Wow, what a fast three weeks. I really can’t believe my time in India has come to an end. It doesn’t seem right that I am flying home in two days. I could stay another three weeks, and when that came to an end I’d probably ask for another three weeks.
This has been an experience that has exceeded all expectations and is something I will never forget. I have learned so many things that will help me in the future as an athlete and a person. It was a great place where I was able to simultaneously teach and learn.
I think my trip to India will my change my attitude in the future in many aspects. I learned so many different life lessons that can be applied to everyday life, service life, and athletics.
I learned to be grateful for the small things in life. The school primarily accepted children from families that had a total income of less than 10,000 rupees per month. 10,000 rupees is equivalent to 150 US dollars. Oftentimes, the children we saw at school had multiple brothers and sisters. At first glance, some people would coin these children as less fortunate. However, being fortunate is all relative. The priorities of these people differed than the priorities in US culture. Family, relationships, and education, were the most important things to the children. Sure, they sometimes spoke of getting an education in order to make more money in the future, but their current financial standing didn’t take away from their happiness. Every day I was greeted with smiles, handshakes, and hugs from kids of all ages. Their happiness was so pure and it made me realize so many of the people I know in the United States are missing this. Oftentimes, we get caught up in our busy schedules and stress about work, school, financial issues, etc. Sometimes we forget to appreciate our good health, family, friends, and many of the opportunities we have each day.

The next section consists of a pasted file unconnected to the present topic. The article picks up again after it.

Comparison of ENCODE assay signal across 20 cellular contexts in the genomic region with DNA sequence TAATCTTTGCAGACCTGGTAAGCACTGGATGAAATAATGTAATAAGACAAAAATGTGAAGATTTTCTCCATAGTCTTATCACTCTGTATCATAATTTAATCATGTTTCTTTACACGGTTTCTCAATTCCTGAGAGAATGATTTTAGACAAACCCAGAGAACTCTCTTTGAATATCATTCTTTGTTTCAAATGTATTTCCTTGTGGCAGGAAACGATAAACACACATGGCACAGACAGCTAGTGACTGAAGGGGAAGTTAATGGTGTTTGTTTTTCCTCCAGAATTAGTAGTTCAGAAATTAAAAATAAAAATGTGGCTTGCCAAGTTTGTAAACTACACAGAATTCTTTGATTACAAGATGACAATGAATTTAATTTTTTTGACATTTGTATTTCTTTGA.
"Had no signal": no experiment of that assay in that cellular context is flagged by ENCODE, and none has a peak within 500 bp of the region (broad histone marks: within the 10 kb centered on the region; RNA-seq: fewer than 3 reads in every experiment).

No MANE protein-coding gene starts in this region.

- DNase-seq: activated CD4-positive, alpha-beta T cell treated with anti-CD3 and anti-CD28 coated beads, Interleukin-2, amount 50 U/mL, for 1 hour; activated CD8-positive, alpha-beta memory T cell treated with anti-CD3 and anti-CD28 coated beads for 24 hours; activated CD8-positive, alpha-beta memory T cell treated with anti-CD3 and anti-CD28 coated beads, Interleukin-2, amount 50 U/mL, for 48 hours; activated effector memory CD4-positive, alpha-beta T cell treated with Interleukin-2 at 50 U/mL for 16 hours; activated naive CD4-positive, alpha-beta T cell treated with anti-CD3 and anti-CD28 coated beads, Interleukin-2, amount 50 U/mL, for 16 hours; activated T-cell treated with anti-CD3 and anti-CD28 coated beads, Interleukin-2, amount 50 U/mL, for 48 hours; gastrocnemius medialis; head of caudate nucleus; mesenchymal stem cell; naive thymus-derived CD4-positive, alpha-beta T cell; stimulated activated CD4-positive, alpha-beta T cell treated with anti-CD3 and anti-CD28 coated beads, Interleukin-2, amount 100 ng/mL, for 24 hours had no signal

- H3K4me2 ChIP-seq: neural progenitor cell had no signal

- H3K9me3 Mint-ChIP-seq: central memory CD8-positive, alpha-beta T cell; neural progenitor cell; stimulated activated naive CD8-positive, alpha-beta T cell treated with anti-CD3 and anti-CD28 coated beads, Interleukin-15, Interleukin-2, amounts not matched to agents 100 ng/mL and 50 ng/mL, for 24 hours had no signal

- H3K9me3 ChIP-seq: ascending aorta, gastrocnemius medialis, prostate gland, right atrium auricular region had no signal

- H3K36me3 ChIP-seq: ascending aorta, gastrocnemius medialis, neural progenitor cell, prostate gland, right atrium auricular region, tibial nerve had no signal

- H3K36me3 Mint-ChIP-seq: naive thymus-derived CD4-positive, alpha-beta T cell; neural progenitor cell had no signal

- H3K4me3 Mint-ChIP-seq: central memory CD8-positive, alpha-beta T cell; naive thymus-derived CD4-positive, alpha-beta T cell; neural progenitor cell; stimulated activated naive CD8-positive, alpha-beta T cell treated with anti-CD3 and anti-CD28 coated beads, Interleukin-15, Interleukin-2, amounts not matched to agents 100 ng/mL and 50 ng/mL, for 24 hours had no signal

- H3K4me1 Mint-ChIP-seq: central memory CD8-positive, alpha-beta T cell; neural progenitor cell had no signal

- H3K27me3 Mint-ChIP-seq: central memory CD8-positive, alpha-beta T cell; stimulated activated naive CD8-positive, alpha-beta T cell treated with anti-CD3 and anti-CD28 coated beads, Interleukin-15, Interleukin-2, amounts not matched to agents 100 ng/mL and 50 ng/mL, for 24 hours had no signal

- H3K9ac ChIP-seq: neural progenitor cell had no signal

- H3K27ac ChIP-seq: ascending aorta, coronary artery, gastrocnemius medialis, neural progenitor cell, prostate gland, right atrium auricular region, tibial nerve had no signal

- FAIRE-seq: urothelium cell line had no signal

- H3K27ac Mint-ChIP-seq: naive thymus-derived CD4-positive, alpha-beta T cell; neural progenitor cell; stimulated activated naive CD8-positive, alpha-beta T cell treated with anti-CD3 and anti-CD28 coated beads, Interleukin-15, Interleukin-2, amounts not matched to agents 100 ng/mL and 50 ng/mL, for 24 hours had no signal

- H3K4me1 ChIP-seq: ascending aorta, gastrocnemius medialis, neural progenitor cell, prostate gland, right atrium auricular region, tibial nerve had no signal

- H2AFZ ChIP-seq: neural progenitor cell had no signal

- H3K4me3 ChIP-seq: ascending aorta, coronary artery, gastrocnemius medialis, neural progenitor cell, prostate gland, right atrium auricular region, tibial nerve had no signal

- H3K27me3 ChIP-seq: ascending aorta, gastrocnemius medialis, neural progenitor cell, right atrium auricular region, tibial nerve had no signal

“I think the trip and the camaraderie of the ACE program has really encouraged me to develop more relationships in service and athletics.”
I think my experience in India has allowed me to take a step back from my own life and consider all the positive things. I encourage everybody to do the same because then we can have that pure joy the children in Vidya had. I think once we have the pure joy of just living, it makes all the other things that we often stress about seem negligible.
I think the trip and the camaraderie of the ACE program has really encouraged me to develop more relationships in service and athletics. I volunteer a lot in Durham; but I have not kept in touch with many of the people I serve. I think after this experience I will do a better job of that. Seeing the same faces for three weeks and and building relationships with the children allowed me to see the impact I was making on them and allowed them to see the impact they were making on me. It took away the idea that one of us was helping the other and put us on a level playing field. I think keeping in touch and building a personal relationship with the children I serve in Durham will allow them to see that I’m not just there for the 2 hours each day; that our friendship goes deeper than just 10-12 hours a week.
Additionally, the experience has encouraged me to be more of an advocate for serving. Prior to this trip, I didn’t know a lot of athletes who volunteered and gave their time to our community. I feel a need to spread awareness of the importance of volunteering and giving back to the community. I want to start by encouraging people on my own team to do more, and I know many of the other athletes in my group will do the same. I don’t think a lot of athletes my age understand the lessons they can learn from their community and the impact they can have on people. I envision in the next few years to come that the ACE program will have even more locations, applicants, and benefiting communities. I can’t wait to be a part of that process.